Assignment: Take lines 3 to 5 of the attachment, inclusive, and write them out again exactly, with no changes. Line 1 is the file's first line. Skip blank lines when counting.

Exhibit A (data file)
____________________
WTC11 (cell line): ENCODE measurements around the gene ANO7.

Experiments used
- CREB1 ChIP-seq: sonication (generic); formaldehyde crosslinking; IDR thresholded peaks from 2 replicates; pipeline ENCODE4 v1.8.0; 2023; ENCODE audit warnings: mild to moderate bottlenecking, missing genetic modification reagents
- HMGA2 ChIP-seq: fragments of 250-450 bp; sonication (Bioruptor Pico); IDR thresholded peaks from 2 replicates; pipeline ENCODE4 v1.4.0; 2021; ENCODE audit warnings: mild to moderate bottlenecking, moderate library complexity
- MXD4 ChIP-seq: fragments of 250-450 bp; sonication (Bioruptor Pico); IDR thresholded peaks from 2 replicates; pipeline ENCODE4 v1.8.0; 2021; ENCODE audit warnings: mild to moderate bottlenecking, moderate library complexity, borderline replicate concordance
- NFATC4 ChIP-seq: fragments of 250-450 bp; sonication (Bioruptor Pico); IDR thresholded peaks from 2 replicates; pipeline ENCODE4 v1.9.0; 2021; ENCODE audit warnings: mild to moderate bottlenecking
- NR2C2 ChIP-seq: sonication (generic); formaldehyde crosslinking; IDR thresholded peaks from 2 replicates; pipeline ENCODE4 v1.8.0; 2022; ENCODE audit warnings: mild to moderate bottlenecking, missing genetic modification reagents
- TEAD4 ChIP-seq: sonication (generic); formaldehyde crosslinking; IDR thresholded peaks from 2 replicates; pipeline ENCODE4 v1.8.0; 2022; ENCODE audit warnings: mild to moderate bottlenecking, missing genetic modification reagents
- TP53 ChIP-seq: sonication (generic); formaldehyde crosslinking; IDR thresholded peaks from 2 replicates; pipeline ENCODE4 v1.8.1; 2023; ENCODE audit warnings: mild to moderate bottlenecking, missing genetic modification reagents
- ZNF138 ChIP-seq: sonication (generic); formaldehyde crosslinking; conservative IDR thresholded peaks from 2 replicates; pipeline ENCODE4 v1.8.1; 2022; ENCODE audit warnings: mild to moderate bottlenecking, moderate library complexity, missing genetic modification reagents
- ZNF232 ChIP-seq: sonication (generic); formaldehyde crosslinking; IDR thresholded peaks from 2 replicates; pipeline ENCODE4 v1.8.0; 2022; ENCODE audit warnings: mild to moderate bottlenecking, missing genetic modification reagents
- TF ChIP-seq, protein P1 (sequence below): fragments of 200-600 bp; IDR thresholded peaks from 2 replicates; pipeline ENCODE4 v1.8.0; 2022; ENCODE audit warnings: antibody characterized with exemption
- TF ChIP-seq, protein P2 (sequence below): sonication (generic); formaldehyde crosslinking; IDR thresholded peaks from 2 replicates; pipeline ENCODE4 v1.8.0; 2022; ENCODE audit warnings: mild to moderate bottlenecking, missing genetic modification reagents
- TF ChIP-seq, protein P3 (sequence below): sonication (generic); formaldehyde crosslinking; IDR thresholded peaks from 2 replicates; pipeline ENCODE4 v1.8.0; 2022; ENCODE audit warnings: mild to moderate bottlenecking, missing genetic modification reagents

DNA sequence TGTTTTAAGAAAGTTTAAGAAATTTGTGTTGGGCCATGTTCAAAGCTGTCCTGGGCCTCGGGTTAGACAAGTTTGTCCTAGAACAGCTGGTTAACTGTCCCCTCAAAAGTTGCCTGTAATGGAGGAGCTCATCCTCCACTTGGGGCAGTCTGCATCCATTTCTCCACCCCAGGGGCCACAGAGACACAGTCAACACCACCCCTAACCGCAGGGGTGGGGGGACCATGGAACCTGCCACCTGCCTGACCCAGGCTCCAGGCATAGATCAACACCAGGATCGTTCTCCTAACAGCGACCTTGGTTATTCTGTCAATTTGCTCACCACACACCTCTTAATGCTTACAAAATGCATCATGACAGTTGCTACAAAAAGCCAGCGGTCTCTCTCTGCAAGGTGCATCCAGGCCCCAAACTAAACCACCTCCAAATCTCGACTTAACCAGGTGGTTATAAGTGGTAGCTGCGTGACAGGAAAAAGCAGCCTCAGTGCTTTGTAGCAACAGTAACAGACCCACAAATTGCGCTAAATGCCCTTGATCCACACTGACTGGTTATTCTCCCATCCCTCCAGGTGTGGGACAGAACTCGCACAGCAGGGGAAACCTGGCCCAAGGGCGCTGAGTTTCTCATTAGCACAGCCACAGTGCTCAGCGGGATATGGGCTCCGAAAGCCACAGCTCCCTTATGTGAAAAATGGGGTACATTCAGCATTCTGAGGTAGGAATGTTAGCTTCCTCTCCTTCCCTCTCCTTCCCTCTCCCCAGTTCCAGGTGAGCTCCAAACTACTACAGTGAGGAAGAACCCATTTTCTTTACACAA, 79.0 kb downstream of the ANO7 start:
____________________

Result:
- CREB1 ChIP-seq: sonication (generic); formaldehyde crosslinking; IDR thresholded peaks from 2 replicates; pipeline ENCODE4 v1.8.0; 2023; ENCODE audit warnings: mild to moderate bottlenecking, missing genetic modification reagents
- HMGA2 ChIP-seq: fragments of 250-450 bp; sonication (Bioruptor Pico); IDR thresholded peaks from 2 replicates; pipeline ENCODE4 v1.4.0; 2021; ENCODE audit warnings: mild to moderate bottlenecking, moderate library complexity
- MXD4 ChIP-seq: fragments of 250-450 bp; sonication (Bioruptor Pico); IDR thresholded peaks from 2 replicates; pipeline ENCODE4 v1.8.0; 2021; ENCODE audit warnings: mild to moderate bottlenecking, moderate library complexity, borderline replicate concordance